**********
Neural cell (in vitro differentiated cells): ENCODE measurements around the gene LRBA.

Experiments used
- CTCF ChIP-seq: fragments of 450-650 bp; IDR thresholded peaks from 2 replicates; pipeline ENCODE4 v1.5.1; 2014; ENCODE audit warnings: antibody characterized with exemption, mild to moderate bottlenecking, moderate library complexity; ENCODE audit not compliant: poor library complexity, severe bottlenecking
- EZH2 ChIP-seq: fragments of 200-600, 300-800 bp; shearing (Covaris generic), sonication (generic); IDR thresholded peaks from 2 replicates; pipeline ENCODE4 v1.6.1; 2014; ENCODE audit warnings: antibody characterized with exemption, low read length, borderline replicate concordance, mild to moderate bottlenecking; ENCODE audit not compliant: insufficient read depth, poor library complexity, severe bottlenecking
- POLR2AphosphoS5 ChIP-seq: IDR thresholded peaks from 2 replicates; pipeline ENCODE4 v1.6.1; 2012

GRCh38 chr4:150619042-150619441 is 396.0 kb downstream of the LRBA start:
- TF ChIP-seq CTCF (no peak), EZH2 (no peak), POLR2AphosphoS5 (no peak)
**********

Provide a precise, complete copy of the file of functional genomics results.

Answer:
Neural cell (in vitro differentiated cells): ENCODE measurements around the gene LRBA.

Experiments used
- CTCF ChIP-seq: fragments of 450-650 bp; IDR thresholded peaks from 2 replicates; pipeline ENCODE4 v1.5.1; 2014; ENCODE audit warnings: antibody characterized with exemption, mild to moderate bottlenecking, moderate library complexity; ENCODE audit not compliant: poor library complexity, severe bottlenecking
- EZH2 ChIP-seq: fragments of 200-600, 300-800 bp; shearing (Covaris generic), sonication (generic); IDR thresholded peaks from 2 replicates; pipeline ENCODE4 v1.6.1; 2014; ENCODE audit warnings: antibody characterized with exemption, low read length, borderline replicate concordance, mild to moderate bottlenecking; ENCODE audit not compliant: insufficient read depth, poor library complexity, severe bottlenecking
- POLR2AphosphoS5 ChIP-seq: IDR thresholded peaks from 2 replicates; pipeline ENCODE4 v1.6.1; 2012

GRCh38 chr4:150619042-150619441 is 396.0 kb downstream of the LRBA start:
- TF ChIP-seq CTCF (no peak), EZH2 (no peak), POLR2AphosphoS5 (no peak)